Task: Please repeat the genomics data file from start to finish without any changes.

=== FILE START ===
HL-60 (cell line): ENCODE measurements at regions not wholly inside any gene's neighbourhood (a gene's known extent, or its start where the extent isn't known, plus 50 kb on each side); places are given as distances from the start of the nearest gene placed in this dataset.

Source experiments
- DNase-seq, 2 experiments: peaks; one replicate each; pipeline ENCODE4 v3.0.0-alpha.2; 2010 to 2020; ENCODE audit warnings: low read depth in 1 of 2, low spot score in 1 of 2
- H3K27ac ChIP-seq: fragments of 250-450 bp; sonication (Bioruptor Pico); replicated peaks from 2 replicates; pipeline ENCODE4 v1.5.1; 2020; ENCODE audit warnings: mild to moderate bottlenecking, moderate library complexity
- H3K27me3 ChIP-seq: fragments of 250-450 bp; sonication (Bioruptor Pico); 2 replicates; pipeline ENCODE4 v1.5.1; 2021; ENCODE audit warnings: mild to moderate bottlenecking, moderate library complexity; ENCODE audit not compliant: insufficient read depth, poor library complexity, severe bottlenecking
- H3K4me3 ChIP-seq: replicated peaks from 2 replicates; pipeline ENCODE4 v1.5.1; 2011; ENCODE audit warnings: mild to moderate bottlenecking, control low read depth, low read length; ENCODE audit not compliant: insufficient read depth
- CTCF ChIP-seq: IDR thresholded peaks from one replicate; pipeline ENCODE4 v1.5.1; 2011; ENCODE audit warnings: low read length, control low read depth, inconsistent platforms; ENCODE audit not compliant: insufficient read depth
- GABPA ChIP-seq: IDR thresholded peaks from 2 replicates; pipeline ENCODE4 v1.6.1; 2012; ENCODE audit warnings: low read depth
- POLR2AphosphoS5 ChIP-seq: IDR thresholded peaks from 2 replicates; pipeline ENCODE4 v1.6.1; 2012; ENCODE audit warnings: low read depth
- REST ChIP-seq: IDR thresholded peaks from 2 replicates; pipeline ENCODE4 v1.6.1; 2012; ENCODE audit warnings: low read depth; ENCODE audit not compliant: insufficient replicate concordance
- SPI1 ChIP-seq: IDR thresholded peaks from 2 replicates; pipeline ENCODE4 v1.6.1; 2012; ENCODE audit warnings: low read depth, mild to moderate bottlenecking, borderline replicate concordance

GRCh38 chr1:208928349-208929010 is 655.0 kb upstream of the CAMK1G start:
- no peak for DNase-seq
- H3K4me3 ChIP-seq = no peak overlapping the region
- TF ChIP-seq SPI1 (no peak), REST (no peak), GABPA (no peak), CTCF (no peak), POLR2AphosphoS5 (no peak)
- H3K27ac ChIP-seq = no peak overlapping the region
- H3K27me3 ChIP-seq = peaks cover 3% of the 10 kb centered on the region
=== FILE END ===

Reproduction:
HL-60 (cell line): ENCODE measurements at regions not wholly inside any gene's neighbourhood (a gene's known extent, or its start where the extent isn't known, plus 50 kb on each side); places are given as distances from the start of the nearest gene placed in this dataset.

Source experiments
- DNase-seq, 2 experiments: peaks; one replicate each; pipeline ENCODE4 v3.0.0-alpha.2; 2010 to 2020; ENCODE audit warnings: low read depth in 1 of 2, low spot score in 1 of 2
- H3K27ac ChIP-seq: fragments of 250-450 bp; sonication (Bioruptor Pico); replicated peaks from 2 replicates; pipeline ENCODE4 v1.5.1; 2020; ENCODE audit warnings: mild to moderate bottlenecking, moderate library complexity
- H3K27me3 ChIP-seq: fragments of 250-450 bp; sonication (Bioruptor Pico); 2 replicates; pipeline ENCODE4 v1.5.1; 2021; ENCODE audit warnings: mild to moderate bottlenecking, moderate library complexity; ENCODE audit not compliant: insufficient read depth, poor library complexity, severe bottlenecking
- H3K4me3 ChIP-seq: replicated peaks from 2 replicates; pipeline ENCODE4 v1.5.1; 2011; ENCODE audit warnings: mild to moderate bottlenecking, control low read depth, low read length; ENCODE audit not compliant: insufficient read depth
- CTCF ChIP-seq: IDR thresholded peaks from one replicate; pipeline ENCODE4 v1.5.1; 2011; ENCODE audit warnings: low read length, control low read depth, inconsistent platforms; ENCODE audit not compliant: insufficient read depth
- GABPA ChIP-seq: IDR thresholded peaks from 2 replicates; pipeline ENCODE4 v1.6.1; 2012; ENCODE audit warnings: low read depth
- POLR2AphosphoS5 ChIP-seq: IDR thresholded peaks from 2 replicates; pipeline ENCODE4 v1.6.1; 2012; ENCODE audit warnings: low read depth
- REST ChIP-seq: IDR thresholded peaks from 2 replicates; pipeline ENCODE4 v1.6.1; 2012; ENCODE audit warnings: low read depth; ENCODE audit not compliant: insufficient replicate concordance
- SPI1 ChIP-seq: IDR thresholded peaks from 2 replicates; pipeline ENCODE4 v1.6.1; 2012; ENCODE audit warnings: low read depth, mild to moderate bottlenecking, borderline replicate concordance

GRCh38 chr1:208928349-208929010 is 655.0 kb upstream of the CAMK1G start:
- no peak for DNase-seq
- H3K4me3 ChIP-seq = no peak overlapping the region
- TF ChIP-seq SPI1 (no peak), REST (no peak), GABPA (no peak), CTCF (no peak), POLR2AphosphoS5 (no peak)
- H3K27ac ChIP-seq = no peak overlapping the region
- H3K27me3 ChIP-seq = peaks cover 3% of the 10 kb centered on the region